Based on the life of the star BBC correspondent James Mossman during his last years until his death in 1971, The Reporter tries to find the truth behind his bewildering suicide. Compiled from meticulous research, Nicholas Wright weaves together a portrait of an enigmatic but brilliant man warning, in his introduction to the play, that ‘the Jim of my play will be only a shadow of Jim in real life.’
James Mossman is a former MI6 agent and well-known broadcaster. Wright begins Mossman’s story at the end, with his suicide in 1971 in his secluded cottage in Norfolk. The play then takes us back to 1963, Mossman has been reporting on the situation in Vietnam for the BBC’s flagship current affairs programme, Panorama. He proceeds to guide us through various phases of his life: his first meeting with Canadian potter Louis who soon becomes his lover, his on-air attack of Prime Minister Harold Wilson’s decision to support America in Vietnam, his post-Panorama career, Louis’ accidental overdose in 1968 and his touching friendship with feminist novelist Rosamond Lehmann. However, ultimately, the one answer he craves for proves to be forever elusive.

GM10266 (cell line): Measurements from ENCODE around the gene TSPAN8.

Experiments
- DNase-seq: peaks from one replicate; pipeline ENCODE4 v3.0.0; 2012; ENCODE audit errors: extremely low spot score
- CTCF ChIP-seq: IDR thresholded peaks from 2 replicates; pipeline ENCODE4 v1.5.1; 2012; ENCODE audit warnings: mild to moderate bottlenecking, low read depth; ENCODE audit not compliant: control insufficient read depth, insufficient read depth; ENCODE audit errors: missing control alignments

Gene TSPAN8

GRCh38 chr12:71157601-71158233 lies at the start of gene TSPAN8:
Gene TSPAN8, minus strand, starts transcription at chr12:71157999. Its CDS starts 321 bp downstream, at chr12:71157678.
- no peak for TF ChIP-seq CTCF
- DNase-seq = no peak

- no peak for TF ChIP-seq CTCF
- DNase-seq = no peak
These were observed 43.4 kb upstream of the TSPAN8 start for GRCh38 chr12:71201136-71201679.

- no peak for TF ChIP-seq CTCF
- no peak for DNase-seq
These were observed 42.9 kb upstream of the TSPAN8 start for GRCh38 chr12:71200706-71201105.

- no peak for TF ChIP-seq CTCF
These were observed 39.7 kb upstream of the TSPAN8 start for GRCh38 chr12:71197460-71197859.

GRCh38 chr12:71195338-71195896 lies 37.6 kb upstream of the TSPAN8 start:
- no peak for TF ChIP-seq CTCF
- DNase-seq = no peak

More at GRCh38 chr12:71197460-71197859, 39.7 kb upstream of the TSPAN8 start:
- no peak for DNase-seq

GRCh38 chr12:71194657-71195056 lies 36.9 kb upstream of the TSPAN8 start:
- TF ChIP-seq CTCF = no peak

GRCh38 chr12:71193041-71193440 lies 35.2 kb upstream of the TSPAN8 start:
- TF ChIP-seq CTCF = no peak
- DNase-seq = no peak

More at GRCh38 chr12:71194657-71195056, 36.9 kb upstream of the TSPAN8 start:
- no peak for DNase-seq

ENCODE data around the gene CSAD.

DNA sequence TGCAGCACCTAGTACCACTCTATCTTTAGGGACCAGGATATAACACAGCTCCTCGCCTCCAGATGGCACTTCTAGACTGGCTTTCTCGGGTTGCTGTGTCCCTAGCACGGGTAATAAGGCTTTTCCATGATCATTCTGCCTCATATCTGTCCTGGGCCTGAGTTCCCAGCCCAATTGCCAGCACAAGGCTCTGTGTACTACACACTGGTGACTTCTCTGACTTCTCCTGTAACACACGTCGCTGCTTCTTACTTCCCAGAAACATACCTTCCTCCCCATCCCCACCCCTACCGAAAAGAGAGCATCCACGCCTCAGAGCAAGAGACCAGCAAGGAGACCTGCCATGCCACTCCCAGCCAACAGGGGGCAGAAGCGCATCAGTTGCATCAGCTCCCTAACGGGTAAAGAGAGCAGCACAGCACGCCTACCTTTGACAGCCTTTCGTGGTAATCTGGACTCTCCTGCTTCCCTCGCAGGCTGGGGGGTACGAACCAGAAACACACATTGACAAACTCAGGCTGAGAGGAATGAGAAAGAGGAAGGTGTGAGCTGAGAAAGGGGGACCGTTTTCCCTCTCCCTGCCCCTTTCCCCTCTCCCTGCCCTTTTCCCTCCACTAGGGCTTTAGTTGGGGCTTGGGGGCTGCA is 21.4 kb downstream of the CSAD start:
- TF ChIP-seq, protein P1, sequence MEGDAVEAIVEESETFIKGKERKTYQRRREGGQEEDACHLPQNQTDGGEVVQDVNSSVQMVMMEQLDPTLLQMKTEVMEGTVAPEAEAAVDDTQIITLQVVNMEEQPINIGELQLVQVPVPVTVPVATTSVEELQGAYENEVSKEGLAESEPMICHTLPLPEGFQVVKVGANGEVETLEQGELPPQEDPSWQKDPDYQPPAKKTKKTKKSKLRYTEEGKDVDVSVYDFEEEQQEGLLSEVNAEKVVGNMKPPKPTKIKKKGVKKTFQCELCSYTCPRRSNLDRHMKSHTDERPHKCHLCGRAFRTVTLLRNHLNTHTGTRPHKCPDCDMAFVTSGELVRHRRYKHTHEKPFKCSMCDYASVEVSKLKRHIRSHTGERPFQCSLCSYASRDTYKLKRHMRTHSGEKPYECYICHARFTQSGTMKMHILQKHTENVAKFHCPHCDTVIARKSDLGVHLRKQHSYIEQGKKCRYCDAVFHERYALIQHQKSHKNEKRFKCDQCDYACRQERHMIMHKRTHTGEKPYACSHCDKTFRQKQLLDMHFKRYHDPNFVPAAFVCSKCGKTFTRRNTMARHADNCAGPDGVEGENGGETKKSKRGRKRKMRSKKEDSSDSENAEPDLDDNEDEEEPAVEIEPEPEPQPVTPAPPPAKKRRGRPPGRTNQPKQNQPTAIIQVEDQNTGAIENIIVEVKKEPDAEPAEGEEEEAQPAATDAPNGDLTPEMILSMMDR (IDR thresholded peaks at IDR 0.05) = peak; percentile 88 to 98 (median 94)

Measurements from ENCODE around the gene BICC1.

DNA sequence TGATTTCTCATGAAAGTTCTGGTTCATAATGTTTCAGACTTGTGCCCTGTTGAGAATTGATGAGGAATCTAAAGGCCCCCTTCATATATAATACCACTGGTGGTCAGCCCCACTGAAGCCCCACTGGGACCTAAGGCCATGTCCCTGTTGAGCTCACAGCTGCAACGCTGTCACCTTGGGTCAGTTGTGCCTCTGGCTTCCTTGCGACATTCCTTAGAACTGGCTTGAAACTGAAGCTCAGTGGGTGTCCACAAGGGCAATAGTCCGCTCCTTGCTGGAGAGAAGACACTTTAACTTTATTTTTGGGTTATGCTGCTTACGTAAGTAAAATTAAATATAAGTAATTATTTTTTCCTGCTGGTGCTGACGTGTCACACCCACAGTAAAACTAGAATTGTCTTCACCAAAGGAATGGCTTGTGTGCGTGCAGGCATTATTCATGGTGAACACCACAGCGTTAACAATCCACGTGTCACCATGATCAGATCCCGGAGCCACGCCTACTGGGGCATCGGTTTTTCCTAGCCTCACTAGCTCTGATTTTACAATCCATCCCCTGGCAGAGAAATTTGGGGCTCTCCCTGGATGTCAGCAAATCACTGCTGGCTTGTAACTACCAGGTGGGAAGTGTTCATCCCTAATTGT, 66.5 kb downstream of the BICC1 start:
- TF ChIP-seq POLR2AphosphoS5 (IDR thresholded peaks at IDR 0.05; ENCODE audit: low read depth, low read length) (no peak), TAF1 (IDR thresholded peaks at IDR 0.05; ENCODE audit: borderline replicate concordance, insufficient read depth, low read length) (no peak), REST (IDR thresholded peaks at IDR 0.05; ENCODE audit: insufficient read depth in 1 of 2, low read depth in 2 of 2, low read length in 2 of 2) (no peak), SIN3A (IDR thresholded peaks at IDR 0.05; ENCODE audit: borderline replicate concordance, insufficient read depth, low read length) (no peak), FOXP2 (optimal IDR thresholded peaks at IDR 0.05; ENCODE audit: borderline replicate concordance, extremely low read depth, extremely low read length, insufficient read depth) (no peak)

The Reporter was first performed at the National Theatre in London in 2007.